The pilot of the series is a promising start of the show, and episodes 2 and 3 cement the show's quality even further. While the premise is a bit uninspired, the execution is solid. Melissa Benoist is incredibly watchable as Kara Danvers, and the rest of the cast are more than serviceable in their respective roles. Mehcad Brooks is charming as Jimmy Olsen, and David Harewood is great as the hard-ass head of the DEO. The main standout for me, however, is Chyler Leigh as Kara's stepsister, Kara. The way the two interact as sisters is believable and, at times, heart-wrenching--most notably in the pilot episode. Her involvement was generally toned down in the subsequent episodes, but she remains a great go-to for later episodes as Supergirl discovers the kind of superhero she is.
One character that seems to be under-utilized at this point is Winn. He’s the goodhearted co-worker and friend of Kara, who obviously likes her as more than a friend. His role in the story generally takes a backseat to Jimmy Olsen, and I’m curious to see what direction they take his character. Will he mainly serve as the puppy dog-innocent sidekick, or will Kara actually begin to take him seriously as a potential love interest? I get the distinct feeling that in these episodes the writers are backing up off his character a bit so as not to tire the audience with his particular brand of humor. It’s still only early on in the series, though, so there will be plenty of time to get to know him once we know Kara better.
The last question fans may have about the show is why it may be worth watching with a superhero like Superman around. Is this just a pathetic attempt to capitalize on the same power? That very idea is one that's addressed on the show constantly. From Kara's boss rolling her eyes at Supergirl's list of samey powers to the idea that Supergirl needs Superman to save her life, the writers are quick to try and bat down any negative ideas the moniker "Supergirl" may give the property. In my personal opinion, the show is doing a bang-up job of incorporated the Superman mythology while still managing to stand up on its own two feet. What it lacks in originality, it makes up for in its lead and execution.
All in all, I think "Supergirl" has the makings for a great, long-running show. It has a premise that can be stretched out over multiple seasons, plenty of characters with uncharted territory to explore, and most importantly, plenty of room to grow the actual character of Supergirl. So I guess the million dollar question is whether or not you should spend your time watching it.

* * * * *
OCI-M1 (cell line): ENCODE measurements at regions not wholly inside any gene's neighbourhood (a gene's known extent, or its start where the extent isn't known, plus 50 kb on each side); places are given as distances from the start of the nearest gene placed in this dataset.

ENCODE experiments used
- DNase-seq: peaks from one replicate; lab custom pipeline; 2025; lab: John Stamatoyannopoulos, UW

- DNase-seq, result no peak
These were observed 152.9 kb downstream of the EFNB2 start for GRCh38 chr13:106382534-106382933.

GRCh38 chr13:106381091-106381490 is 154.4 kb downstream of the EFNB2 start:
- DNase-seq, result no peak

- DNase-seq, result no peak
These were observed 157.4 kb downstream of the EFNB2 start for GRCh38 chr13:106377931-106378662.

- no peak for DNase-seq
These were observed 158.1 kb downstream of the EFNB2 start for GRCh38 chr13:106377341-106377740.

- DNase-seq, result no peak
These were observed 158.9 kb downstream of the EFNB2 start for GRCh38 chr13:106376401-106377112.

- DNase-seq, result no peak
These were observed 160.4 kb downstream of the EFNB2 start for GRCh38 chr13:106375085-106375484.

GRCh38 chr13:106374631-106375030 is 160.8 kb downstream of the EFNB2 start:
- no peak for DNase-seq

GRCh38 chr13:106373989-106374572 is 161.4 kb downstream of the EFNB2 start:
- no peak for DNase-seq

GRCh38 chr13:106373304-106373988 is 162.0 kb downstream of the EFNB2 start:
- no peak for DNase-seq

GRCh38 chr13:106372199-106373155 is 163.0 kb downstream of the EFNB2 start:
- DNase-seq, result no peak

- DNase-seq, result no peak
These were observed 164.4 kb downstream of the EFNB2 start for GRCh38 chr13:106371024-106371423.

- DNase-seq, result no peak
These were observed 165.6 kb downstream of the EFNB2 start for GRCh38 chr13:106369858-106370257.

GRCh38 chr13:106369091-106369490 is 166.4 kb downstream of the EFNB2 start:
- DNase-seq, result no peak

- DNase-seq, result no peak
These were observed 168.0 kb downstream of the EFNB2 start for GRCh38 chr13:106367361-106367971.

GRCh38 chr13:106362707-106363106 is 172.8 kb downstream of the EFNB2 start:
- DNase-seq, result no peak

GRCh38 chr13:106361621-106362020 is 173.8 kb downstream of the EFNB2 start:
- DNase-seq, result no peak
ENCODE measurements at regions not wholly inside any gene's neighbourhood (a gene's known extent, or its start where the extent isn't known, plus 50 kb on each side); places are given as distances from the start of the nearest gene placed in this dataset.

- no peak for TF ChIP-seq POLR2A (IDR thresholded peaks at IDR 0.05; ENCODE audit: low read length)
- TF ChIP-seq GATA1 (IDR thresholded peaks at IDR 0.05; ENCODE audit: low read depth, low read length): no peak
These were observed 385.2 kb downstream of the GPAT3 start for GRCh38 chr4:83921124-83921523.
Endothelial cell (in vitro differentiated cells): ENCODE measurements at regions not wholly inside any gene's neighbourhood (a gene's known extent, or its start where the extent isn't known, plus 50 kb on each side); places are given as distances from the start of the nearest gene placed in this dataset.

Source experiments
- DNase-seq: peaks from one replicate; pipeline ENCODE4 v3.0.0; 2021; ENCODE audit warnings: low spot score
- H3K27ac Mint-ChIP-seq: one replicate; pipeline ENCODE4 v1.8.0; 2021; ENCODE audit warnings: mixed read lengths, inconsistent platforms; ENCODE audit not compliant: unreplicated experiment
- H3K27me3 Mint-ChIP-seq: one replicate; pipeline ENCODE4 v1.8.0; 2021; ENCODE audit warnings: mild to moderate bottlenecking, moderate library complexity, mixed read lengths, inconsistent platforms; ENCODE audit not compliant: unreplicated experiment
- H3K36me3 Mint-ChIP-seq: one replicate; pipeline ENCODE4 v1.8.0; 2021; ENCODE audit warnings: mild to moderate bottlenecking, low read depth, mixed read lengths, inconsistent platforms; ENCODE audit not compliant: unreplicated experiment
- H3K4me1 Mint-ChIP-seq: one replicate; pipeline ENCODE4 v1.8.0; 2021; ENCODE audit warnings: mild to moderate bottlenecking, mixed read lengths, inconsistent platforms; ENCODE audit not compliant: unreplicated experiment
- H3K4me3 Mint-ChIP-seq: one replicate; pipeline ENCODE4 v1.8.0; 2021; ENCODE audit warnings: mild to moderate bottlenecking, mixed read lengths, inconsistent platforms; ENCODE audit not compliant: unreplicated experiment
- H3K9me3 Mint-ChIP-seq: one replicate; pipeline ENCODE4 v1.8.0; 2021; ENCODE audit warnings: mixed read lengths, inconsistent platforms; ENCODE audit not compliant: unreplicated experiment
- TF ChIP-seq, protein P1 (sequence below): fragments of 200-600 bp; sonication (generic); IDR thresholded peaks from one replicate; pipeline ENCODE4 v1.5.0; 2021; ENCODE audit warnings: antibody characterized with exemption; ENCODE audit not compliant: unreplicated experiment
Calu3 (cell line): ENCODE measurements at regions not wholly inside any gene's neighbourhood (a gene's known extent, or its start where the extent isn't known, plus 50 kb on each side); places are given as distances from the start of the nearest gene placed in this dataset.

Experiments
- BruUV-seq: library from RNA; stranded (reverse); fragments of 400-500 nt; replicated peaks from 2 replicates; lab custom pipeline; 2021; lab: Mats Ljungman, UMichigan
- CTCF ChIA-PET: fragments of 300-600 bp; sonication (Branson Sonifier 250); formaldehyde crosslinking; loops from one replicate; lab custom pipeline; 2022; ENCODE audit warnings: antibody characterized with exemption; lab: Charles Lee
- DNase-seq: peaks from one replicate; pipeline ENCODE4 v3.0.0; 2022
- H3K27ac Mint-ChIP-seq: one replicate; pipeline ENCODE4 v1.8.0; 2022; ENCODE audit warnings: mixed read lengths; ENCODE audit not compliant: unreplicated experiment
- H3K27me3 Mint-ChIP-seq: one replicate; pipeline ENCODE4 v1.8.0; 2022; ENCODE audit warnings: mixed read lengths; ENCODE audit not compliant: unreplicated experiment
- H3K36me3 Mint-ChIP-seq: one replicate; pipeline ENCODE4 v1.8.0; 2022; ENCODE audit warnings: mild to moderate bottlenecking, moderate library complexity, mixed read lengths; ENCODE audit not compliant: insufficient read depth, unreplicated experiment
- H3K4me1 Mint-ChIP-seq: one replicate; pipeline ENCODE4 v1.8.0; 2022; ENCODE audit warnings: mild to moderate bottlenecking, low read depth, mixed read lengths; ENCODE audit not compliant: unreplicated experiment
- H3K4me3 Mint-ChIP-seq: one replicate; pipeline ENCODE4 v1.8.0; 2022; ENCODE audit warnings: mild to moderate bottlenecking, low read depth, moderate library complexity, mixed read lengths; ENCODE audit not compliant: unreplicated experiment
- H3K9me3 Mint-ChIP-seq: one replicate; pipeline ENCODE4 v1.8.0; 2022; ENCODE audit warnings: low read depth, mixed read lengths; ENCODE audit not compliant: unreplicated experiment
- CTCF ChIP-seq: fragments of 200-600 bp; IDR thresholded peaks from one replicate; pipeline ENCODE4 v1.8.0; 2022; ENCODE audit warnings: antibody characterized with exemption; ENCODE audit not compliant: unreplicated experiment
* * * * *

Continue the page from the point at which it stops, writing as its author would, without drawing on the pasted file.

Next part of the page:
Well, if you're a fan of "The Flash," and "Arrow," I think it’s fair to say that you're likely to enjoy "Supergirl" as well. Despite the fact that it airs on CBS and not the CW, it feels a hell of a lot like both existing series (no surprise there, as Greg Berlanti is one of the men responsible for its development). Of course, that comes with some negatives. The story and tone are a bit cookie-cutter in nature. If you’re completely content with “The Flash” and “Arrow,” and would prefer to check out something with a bit of a different feel you'll likely have to check elsewhere, as this is cut from the very same mold. But that samey feeling isn’t necessarily a bad thing. The approach they use is a proven formula that fans seem to love, and it guarantees a fun show. So if you're just looking for another fun superhero show, then you’re in luck. It’s an entertaining, feel-good romp with characters that will grow more and more enticing as the series progresses. And hey, if you’d rather see a lady at the front of the show, this one will do quite nicely.
Have you had a chance to check out the first three episodes of “Supergirl?” If so, what did you think? Let us know in the comments down below!